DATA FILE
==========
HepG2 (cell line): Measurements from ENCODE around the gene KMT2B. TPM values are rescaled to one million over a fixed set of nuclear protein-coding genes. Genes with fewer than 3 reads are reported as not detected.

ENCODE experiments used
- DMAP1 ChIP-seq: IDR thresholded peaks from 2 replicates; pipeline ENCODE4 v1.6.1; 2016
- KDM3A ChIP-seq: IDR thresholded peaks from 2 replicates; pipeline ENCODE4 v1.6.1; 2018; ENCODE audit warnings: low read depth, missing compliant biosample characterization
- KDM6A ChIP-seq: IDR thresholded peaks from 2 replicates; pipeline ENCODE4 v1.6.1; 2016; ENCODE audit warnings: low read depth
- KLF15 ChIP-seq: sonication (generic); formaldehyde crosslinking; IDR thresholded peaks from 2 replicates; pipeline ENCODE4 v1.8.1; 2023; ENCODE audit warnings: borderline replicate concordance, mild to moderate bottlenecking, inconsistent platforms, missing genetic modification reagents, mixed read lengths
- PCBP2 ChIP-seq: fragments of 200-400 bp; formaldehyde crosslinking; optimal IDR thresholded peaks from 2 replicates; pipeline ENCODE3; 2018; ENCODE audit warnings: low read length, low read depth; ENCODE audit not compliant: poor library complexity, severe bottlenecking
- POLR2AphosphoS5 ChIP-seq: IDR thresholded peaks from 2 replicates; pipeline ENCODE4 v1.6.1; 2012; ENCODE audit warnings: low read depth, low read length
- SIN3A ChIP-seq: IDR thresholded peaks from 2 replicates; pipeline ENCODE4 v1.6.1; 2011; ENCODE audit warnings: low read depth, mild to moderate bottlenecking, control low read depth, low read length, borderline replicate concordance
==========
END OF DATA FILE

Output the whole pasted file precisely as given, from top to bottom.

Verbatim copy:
HepG2 (cell line): Measurements from ENCODE around the gene KMT2B. TPM values are rescaled to one million over a fixed set of nuclear protein-coding genes. Genes with fewer than 3 reads are reported as not detected.

ENCODE experiments used
- DMAP1 ChIP-seq: IDR thresholded peaks from 2 replicates; pipeline ENCODE4 v1.6.1; 2016
- KDM3A ChIP-seq: IDR thresholded peaks from 2 replicates; pipeline ENCODE4 v1.6.1; 2018; ENCODE audit warnings: low read depth, missing compliant biosample characterization
- KDM6A ChIP-seq: IDR thresholded peaks from 2 replicates; pipeline ENCODE4 v1.6.1; 2016; ENCODE audit warnings: low read depth
- KLF15 ChIP-seq: sonication (generic); formaldehyde crosslinking; IDR thresholded peaks from 2 replicates; pipeline ENCODE4 v1.8.1; 2023; ENCODE audit warnings: borderline replicate concordance, mild to moderate bottlenecking, inconsistent platforms, missing genetic modification reagents, mixed read lengths
- PCBP2 ChIP-seq: fragments of 200-400 bp; formaldehyde crosslinking; optimal IDR thresholded peaks from 2 replicates; pipeline ENCODE3; 2018; ENCODE audit warnings: low read length, low read depth; ENCODE audit not compliant: poor library complexity, severe bottlenecking
- POLR2AphosphoS5 ChIP-seq: IDR thresholded peaks from 2 replicates; pipeline ENCODE4 v1.6.1; 2012; ENCODE audit warnings: low read depth, low read length
- SIN3A ChIP-seq: IDR thresholded peaks from 2 replicates; pipeline ENCODE4 v1.6.1; 2011; ENCODE audit warnings: low read depth, mild to moderate bottlenecking, control low read depth, low read length, borderline replicate concordance